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“Don’t call it an adaptation,” begins Enrica Jang, editor of
THE POE TWISTED ANTHOLOGY (Red Stylo Media), at the top of her introduction.
“POE TWISTED is something different. A challenge to a new crop of writers and
artists to be inspired by Poe rather than retell him.” The idea is an appealing
one, and THE POE TWISTED ANTHOLOGY digs deep into his canon to come up with a
collection that dances from macabre scenery to mysterious crimes to hysterical
The difficulty of the anthology is the limited number of
pages the writers have to establish characters, relationships and conflicts
that make an engaging read. While every piece contained within THE POE TWISTED
ANTHOLOGY is at the very least intriguing, a few are able to further surmount
that challenge and create a miniature world. Out of the gate, “Absolution”
(written by Jason Ciaramella, art by Enrique “Zeke” Savory Jr. and colored by
Alex Cormack) translates the loss and self-deprecation of the narrator from
Poe’s “The Raven” into a modern tale of a father’s inability to move on from a
catastrophic mistake, as he is hounded by the memory through a forgotten
electronic talking toy dinosaur. The story transitions between the past and
present smoothly, with clear but subtle details of the father then—happy with
his son on Christmas—and now as he wallows in misery, finishing with a bright,
vibrant and effectively violent final panel.
“Eldorado” (written by Sherezada Windham Kent with art by
Alex Cormack) is a fascinating and disturbing entry following a weary
adventurer and his horse Aurelio, cursed to never die until they reach the
eponymous legendary city of gold. Hopeful that “it will be enough” to end their
decrepit journey, they enter a prospecting town of the same name and are
immediately met by five dangerous characters. What follows is a stay in a
rough, gun-driven place reduced to eating itself alive as a fire consumes
whatever’s left behind. The art of deep, bold colors and ill-defined lines is
perfectly balanced by the decaying, run-down setting, and the storytelling
holds many tiny details that make what could be considered a simple idea into a
disturbing new take on an old genre.
While the introduction establishes that one need not be well-versed
in Poe’s work to enjoy the pieces within this collection, a few of them
struggle to be equally engaging, or read as lifeless without a Poe refresher.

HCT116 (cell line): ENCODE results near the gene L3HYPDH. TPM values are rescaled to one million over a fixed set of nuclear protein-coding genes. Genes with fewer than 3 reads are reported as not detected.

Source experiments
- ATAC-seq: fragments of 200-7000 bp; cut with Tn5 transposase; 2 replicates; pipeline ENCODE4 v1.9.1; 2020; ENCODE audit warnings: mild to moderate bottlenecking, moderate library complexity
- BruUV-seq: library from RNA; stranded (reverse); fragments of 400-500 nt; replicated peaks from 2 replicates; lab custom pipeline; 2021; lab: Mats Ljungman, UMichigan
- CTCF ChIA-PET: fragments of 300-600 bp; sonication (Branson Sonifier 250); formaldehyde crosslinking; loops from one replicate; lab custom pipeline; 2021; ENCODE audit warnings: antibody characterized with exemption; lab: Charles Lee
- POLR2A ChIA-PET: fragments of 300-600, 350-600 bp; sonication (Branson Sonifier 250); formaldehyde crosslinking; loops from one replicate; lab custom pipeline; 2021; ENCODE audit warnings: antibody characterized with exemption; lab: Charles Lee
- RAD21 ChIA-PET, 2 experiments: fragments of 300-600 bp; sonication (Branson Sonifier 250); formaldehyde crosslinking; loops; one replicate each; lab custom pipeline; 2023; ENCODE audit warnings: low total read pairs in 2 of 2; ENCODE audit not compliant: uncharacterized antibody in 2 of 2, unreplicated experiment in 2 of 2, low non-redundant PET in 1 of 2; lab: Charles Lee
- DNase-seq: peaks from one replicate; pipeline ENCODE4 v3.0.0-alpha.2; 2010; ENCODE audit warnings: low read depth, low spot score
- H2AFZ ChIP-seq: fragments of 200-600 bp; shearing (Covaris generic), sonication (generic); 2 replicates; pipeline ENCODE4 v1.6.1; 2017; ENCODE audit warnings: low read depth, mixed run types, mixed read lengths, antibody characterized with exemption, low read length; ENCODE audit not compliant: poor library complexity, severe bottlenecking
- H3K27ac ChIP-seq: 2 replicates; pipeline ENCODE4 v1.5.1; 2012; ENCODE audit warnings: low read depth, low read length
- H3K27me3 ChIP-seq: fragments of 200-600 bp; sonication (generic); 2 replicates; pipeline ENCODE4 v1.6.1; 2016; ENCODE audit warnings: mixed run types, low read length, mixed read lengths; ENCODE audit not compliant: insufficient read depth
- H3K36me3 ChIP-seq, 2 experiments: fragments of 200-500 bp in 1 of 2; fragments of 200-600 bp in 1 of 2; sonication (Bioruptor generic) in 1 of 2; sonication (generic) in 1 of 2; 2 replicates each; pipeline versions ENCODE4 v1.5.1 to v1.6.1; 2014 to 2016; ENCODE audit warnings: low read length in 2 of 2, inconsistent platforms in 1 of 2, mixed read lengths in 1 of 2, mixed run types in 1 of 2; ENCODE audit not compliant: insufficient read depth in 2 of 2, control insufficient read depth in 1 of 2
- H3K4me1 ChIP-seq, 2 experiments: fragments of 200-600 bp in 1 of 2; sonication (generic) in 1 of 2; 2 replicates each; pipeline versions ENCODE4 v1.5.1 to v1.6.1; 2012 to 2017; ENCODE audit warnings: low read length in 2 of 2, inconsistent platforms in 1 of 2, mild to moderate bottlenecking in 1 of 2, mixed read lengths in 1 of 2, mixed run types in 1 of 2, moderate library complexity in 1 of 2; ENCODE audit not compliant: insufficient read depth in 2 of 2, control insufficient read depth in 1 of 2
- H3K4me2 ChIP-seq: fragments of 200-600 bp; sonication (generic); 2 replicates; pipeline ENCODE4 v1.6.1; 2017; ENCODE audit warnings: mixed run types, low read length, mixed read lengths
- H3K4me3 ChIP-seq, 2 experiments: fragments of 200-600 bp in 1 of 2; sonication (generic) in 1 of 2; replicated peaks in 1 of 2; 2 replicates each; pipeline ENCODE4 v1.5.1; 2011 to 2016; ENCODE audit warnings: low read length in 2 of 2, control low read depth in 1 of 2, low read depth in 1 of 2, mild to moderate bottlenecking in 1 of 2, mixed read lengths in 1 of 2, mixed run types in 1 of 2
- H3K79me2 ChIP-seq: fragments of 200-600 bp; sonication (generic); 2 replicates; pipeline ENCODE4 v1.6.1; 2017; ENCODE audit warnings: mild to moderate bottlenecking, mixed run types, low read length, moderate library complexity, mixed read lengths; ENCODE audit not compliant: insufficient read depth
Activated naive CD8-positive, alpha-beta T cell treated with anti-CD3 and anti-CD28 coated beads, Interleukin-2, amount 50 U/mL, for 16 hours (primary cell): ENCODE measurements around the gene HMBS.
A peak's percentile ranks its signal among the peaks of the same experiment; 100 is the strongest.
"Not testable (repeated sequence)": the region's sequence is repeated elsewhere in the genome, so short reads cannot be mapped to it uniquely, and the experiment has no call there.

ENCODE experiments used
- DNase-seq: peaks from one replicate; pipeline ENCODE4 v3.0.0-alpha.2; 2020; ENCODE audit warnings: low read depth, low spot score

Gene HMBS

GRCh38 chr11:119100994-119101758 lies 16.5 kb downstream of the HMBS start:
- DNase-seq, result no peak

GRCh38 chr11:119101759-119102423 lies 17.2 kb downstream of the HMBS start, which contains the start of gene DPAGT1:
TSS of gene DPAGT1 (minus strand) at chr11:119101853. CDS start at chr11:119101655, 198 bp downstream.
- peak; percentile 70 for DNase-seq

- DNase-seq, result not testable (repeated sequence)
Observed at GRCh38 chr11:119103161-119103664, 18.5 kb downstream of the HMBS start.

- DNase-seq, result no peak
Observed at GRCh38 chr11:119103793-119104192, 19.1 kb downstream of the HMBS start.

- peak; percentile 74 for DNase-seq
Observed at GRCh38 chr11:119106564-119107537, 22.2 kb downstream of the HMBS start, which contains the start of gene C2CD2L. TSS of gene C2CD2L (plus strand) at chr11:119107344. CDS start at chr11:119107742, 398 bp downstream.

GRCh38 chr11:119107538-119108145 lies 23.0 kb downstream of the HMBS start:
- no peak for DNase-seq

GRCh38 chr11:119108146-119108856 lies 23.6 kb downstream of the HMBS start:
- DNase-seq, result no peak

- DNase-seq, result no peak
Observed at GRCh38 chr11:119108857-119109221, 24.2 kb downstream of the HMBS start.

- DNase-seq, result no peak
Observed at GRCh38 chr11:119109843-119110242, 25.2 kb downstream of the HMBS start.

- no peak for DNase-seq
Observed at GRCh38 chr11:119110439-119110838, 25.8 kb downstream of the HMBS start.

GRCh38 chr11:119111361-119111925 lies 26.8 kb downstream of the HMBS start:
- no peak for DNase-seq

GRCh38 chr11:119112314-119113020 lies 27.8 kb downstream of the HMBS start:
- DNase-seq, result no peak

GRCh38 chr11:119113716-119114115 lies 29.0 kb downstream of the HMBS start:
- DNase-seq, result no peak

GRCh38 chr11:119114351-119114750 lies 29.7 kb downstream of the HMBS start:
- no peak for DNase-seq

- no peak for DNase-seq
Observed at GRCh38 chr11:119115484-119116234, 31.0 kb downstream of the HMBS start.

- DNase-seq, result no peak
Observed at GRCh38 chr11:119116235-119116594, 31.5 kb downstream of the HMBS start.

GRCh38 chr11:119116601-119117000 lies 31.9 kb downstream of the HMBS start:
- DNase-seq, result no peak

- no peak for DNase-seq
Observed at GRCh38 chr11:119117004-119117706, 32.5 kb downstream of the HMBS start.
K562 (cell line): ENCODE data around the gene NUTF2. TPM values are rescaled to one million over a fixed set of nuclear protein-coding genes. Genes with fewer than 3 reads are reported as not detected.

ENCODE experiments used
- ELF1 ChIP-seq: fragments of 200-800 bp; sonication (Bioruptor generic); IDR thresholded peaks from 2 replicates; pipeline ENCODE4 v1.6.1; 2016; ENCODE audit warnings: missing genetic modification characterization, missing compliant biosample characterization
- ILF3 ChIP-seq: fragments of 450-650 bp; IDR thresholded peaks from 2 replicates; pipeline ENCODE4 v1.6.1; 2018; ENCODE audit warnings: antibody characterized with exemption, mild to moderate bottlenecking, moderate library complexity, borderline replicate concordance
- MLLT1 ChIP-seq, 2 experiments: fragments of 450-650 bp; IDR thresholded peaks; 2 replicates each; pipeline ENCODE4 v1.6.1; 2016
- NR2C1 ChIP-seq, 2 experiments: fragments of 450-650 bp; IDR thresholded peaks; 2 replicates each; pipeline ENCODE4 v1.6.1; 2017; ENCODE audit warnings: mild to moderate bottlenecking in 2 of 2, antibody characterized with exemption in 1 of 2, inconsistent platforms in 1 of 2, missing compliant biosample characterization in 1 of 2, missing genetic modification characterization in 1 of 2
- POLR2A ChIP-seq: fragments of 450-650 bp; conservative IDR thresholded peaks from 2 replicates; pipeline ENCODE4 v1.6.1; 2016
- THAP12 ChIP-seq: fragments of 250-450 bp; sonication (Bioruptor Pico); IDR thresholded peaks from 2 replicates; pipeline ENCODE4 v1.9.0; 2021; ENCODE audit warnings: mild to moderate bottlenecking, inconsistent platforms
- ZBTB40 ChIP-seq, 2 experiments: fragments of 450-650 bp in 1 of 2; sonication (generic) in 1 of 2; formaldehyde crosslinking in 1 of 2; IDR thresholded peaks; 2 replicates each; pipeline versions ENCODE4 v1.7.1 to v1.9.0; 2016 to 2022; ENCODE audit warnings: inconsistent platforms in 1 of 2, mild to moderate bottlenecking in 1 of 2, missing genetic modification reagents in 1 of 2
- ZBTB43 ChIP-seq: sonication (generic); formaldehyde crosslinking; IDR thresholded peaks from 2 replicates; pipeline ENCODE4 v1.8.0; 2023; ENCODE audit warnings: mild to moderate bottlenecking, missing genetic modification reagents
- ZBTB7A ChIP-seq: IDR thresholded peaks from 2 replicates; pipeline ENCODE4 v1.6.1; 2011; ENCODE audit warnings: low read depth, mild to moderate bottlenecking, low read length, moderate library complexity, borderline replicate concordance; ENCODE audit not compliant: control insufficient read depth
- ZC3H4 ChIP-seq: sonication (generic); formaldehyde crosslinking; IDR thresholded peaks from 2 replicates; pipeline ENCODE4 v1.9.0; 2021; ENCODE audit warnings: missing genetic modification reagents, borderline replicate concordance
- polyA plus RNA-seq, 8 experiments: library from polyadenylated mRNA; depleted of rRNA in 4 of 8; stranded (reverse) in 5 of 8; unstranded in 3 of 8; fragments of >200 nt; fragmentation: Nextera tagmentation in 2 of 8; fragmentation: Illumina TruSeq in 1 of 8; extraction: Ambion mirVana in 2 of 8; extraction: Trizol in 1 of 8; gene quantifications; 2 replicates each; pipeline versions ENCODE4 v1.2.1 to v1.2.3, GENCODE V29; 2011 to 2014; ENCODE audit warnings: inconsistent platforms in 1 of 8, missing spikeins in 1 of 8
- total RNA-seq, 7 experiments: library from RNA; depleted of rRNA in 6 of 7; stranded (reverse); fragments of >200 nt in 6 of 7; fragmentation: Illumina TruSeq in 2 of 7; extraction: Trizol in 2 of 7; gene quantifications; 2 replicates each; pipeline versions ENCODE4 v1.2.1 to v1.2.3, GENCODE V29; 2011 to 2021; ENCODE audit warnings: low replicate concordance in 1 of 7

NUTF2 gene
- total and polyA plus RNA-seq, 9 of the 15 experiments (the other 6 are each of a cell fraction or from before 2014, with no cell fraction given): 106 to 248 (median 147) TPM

“Zombie Cruise” (written by Marta Tanrikulu with art by Mark Mullaney) starts
off with a fun idea complemented by a simple art style, with character designs
somewhat reminiscent of Jeff Smith or Scott McCloud. Wyatt and his
mad-cow-diseased wife Lydia take a cruise with Lydia’s sister Helen for rest
and relaxation, only to unwittingly, through an administered experimental
medication, spread a zombie infection while at sea. The plot becomes dull
despite the potentially exciting and funny premise, and characters are
introduced with established individual traits that seem to have little bearing
on the events around them, while the nautical setting plays little part in the
action. It was only after perusing Poe’s “The Oblong Box” that I understood the
choices made in, and had a greater appreciation for, “Zombie Cruise.”
“Dead Man’s Hand” (written and illustrated by Phillip
Jacobson), in which a young man who fancies himself the best poker player on
campus makes an unfortunate bet for head of the table with a “weird chick…into
the demon-goth Hot-Topic shit,” falls into the same, almost directionless area.
While sporting a bouncy energy and an engaging design element (a combination of
Penny Arcade and Vera Brosgol), the piece initially reads like a topic chosen
in a creative writing class (“write eight pages, and the only rule is you must
include a card game”). There’s an imbalance created in the care taken to
describe the mundane details of the two protagonists and the antagonist—from
what they look like to whom they hate and why—and the lack of motivation behind
the action. Again, only a glance at the Poe inspiration, “Never Bet the Devil
Your Head,” reveals what seems at first a banal story to be a clever twist on
the old tale.
In between the main pieces are one-off pages of smart and
hilarious 1800s culture and Poe commentary (art by Andrew Jerz and Jason Strutz).
A faux coming-attraction insert that frames Lenore from “The Raven” as a
demon-battling action heroine, and another page that places Poe himself
listening through the floorboards for the “beating of the hideous cuteness” had
me laughing even when sandwiched between tales of misery and murder.
The gloomy, despondent world that people ultimately create
for themselves, and the details of the rising dead and decomposition, are
themes common to not only Poe but to horror itself, and THE POE TWISTED ANTHOLOGY
commits to its proposal of a visual tribute to the dark master of words while
representing the genre’s wide range. It’s a fun read overall, full of new
artists to keep an eye on—and got me looking up Poe again after 10 years.
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